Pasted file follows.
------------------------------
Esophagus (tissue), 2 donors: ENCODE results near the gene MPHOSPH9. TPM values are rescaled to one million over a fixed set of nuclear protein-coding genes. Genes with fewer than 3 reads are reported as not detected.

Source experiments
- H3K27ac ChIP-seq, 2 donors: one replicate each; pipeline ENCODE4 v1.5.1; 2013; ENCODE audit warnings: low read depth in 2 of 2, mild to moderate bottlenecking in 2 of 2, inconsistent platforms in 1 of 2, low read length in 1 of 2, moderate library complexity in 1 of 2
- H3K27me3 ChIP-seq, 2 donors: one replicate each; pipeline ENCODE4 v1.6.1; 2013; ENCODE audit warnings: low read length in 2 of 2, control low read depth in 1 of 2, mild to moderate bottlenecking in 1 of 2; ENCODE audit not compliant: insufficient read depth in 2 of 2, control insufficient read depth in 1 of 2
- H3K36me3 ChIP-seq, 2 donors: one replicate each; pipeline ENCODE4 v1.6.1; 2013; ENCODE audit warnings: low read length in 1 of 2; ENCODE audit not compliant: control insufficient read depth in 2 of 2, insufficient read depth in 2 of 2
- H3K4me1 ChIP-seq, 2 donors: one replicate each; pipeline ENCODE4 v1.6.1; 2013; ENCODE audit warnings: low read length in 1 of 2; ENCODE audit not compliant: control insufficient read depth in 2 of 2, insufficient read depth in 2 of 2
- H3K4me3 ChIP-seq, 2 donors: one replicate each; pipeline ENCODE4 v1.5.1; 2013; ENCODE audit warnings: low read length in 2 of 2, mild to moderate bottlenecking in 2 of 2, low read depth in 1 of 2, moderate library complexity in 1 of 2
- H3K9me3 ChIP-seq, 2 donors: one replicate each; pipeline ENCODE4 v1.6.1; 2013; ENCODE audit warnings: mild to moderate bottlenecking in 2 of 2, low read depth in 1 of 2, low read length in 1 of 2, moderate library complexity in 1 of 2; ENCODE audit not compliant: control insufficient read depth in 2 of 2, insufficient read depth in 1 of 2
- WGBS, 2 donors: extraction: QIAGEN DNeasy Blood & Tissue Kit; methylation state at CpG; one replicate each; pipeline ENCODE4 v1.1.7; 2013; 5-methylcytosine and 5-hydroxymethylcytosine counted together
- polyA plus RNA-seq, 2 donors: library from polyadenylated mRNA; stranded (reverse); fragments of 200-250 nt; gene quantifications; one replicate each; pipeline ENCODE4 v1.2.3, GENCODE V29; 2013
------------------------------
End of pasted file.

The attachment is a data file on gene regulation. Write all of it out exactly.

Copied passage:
Esophagus (tissue), 2 donors: ENCODE results near the gene MPHOSPH9. TPM values are rescaled to one million over a fixed set of nuclear protein-coding genes. Genes with fewer than 3 reads are reported as not detected.

Source experiments
- H3K27ac ChIP-seq, 2 donors: one replicate each; pipeline ENCODE4 v1.5.1; 2013; ENCODE audit warnings: low read depth in 2 of 2, mild to moderate bottlenecking in 2 of 2, inconsistent platforms in 1 of 2, low read length in 1 of 2, moderate library complexity in 1 of 2
- H3K27me3 ChIP-seq, 2 donors: one replicate each; pipeline ENCODE4 v1.6.1; 2013; ENCODE audit warnings: low read length in 2 of 2, control low read depth in 1 of 2, mild to moderate bottlenecking in 1 of 2; ENCODE audit not compliant: insufficient read depth in 2 of 2, control insufficient read depth in 1 of 2
- H3K36me3 ChIP-seq, 2 donors: one replicate each; pipeline ENCODE4 v1.6.1; 2013; ENCODE audit warnings: low read length in 1 of 2; ENCODE audit not compliant: control insufficient read depth in 2 of 2, insufficient read depth in 2 of 2
- H3K4me1 ChIP-seq, 2 donors: one replicate each; pipeline ENCODE4 v1.6.1; 2013; ENCODE audit warnings: low read length in 1 of 2; ENCODE audit not compliant: control insufficient read depth in 2 of 2, insufficient read depth in 2 of 2
- H3K4me3 ChIP-seq, 2 donors: one replicate each; pipeline ENCODE4 v1.5.1; 2013; ENCODE audit warnings: low read length in 2 of 2, mild to moderate bottlenecking in 2 of 2, low read depth in 1 of 2, moderate library complexity in 1 of 2
- H3K9me3 ChIP-seq, 2 donors: one replicate each; pipeline ENCODE4 v1.6.1; 2013; ENCODE audit warnings: mild to moderate bottlenecking in 2 of 2, low read depth in 1 of 2, low read length in 1 of 2, moderate library complexity in 1 of 2; ENCODE audit not compliant: control insufficient read depth in 2 of 2, insufficient read depth in 1 of 2
- WGBS, 2 donors: extraction: QIAGEN DNeasy Blood & Tissue Kit; methylation state at CpG; one replicate each; pipeline ENCODE4 v1.1.7; 2013; 5-methylcytosine and 5-hydroxymethylcytosine counted together
- polyA plus RNA-seq, 2 donors: library from polyadenylated mRNA; stranded (reverse); fragments of 200-250 nt; gene quantifications; one replicate each; pipeline ENCODE4 v1.2.3, GENCODE V29; 2013